ZiFDB stores zinc-finger information as a set of objects defined by Java classes. The atomic information is contained in two main classes (Zinc Finger and Zinc Finger Array). Both classes reference additional Article and Experiment classes. The Article class includes the title, journal, volume, page, year and authors for the article being represented. The Experiment class includes information on the submitter, assay, results and other comments provided by the author or submitter. The authors of articles and experiments are organized using an Author class. Each finger or array object can be associated with multiple Articles or Experiments. The objects representing the Java classes are mapped to a MySQL version 4.0.15 database using Hibernate.
Apache Tomcat version 5.5.15 is used as the servlet engine for the web site. The web application uses Struts 1.2 to implement the Model-View-Controller (MVC) pattern. Java Server Pages (JSP) are used to implement the user's view. The web application was developed using Eclipse 3.0.
ZiFDB is one of an increasing repertoire of tools for zinc-finger protein engineering provided by the Zinc Finger Consortium. ZiFDB houses information on individual zinc fingers, including the 141 zinc-finger modules currently made available as a clone library by the Consortium. Importantly, the database also provides users with information on ZFAs and their target sequences, and we believe this feature will be particularly valuable for the rapidly growing number of molecular biologists interested in generating ZFAs for modification or regulation of their genome locus of interest. Further, analysis of the data housed in ZiFDB will also likely provide new insight into how zinc-finger proteins recognize their DNA targets, which, in turn, may lead to additional improvements in ZFA engineering.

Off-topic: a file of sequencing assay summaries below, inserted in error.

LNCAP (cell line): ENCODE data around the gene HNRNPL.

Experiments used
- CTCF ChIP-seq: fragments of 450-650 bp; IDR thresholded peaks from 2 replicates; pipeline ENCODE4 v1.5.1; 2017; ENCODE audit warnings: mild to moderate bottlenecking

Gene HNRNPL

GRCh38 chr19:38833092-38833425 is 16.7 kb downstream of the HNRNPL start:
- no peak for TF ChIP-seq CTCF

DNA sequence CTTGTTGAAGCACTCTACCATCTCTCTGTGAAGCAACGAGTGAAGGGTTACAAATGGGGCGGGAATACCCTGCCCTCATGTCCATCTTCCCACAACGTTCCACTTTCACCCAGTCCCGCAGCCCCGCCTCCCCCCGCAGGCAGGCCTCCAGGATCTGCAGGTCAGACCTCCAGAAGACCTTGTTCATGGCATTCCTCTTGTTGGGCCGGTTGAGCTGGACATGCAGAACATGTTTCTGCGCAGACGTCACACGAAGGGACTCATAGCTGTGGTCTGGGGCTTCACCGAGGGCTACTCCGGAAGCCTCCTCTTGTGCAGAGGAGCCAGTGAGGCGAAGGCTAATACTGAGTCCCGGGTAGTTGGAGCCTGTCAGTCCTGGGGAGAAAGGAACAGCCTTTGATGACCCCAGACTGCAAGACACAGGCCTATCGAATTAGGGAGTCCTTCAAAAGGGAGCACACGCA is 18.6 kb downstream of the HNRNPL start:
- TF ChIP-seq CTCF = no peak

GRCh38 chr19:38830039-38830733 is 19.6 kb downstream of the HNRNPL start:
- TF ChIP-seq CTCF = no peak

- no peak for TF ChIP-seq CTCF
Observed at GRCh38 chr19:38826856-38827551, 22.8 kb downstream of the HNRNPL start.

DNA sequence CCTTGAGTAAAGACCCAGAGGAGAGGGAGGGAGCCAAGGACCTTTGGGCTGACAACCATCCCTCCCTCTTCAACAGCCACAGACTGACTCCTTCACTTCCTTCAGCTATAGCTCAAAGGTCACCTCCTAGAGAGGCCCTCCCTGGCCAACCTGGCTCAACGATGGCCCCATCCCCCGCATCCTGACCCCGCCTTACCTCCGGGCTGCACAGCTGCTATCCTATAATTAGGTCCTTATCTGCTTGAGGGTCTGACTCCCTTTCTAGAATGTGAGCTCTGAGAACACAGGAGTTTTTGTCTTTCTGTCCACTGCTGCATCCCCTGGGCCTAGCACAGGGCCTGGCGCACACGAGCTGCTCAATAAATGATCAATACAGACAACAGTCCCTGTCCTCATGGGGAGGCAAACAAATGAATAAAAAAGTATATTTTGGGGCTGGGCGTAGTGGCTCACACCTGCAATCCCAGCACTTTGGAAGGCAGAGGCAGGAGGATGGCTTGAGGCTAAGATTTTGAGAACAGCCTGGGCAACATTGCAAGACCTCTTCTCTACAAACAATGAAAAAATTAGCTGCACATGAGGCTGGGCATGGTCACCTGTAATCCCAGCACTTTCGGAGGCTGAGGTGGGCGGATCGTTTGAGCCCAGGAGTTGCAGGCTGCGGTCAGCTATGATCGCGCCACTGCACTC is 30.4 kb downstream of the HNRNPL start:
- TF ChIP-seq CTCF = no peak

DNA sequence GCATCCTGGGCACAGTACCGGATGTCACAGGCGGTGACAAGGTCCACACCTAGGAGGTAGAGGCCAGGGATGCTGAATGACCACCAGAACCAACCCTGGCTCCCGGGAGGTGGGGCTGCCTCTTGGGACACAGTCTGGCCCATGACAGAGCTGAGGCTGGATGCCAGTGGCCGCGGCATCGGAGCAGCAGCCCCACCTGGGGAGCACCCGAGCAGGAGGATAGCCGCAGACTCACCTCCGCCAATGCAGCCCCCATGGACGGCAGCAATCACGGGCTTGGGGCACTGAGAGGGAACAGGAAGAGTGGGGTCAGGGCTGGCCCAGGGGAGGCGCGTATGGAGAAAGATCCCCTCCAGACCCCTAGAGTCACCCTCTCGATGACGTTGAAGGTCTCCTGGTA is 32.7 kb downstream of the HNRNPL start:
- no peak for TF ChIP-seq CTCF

Future versions of ZiFDB will allow users to directly input information on novel zinc fingers or ZFAs. To ensure data quality, a shadow database will be created that is associated with the persistent database. Users will be permitted to submit data to the shadow database where it will be held pending approval by the curator and subsequent loading into the persistent database. This feature will ensure that the database capitalizes upon new information generated by the scientific community, including unpublished ZFAs, and thereby should expand the utility of the database.
The National Science Foundation (0501678 and 0209818 to D.F.V.); National Institutes of Health (GM069906 and GM078369 to J.K.J.). Funding for open access charge: National Science Foundation 0501678.
Conflict of interest statement. None declared.